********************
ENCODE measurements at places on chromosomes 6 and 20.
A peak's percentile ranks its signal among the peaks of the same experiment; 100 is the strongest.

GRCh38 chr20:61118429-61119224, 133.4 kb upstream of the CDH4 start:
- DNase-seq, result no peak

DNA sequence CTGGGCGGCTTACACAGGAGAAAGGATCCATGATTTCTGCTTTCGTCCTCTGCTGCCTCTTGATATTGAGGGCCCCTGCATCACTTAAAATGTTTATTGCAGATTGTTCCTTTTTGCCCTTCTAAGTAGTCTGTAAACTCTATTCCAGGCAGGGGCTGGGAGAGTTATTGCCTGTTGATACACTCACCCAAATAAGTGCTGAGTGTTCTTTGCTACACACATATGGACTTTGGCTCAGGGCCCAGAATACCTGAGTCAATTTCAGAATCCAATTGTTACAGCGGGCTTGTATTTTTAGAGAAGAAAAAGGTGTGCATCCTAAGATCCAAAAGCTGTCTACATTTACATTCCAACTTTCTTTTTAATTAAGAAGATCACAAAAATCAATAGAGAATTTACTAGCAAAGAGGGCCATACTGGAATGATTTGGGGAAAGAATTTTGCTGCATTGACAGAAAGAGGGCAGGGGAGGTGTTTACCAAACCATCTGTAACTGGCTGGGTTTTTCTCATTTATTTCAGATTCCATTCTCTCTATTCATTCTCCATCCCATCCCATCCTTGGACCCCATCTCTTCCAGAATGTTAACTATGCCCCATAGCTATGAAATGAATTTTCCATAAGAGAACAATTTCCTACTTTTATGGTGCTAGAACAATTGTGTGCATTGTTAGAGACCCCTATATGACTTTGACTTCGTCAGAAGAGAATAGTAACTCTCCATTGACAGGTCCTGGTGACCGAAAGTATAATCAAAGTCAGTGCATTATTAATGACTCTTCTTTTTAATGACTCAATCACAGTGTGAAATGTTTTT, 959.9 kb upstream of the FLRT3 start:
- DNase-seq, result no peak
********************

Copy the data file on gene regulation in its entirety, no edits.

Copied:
ENCODE measurements at places on chromosomes 6 and 20.
A peak's percentile ranks its signal among the peaks of the same experiment; 100 is the strongest.

GRCh38 chr20:61118429-61119224, 133.4 kb upstream of the CDH4 start:
- DNase-seq, result no peak

DNA sequence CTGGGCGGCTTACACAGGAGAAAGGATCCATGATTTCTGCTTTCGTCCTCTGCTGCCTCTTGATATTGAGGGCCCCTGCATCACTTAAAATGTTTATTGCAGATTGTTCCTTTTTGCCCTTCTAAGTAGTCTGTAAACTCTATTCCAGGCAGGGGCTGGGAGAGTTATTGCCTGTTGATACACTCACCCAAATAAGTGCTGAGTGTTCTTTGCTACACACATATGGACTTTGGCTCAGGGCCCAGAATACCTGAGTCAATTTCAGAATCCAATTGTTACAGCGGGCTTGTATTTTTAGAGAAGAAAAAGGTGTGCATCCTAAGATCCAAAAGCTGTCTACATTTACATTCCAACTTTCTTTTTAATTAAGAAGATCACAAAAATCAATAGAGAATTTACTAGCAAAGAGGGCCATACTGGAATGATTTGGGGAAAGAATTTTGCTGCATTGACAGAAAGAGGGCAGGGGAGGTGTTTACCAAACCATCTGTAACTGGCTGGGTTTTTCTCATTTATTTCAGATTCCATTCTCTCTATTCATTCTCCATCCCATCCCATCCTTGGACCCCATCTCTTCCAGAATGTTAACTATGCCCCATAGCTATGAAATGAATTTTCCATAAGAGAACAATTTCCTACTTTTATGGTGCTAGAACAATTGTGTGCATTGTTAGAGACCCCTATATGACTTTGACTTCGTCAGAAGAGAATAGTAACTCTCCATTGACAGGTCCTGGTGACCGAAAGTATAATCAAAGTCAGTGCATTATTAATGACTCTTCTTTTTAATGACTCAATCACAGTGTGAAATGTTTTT, 959.9 kb upstream of the FLRT3 start:
- DNase-seq, result no peak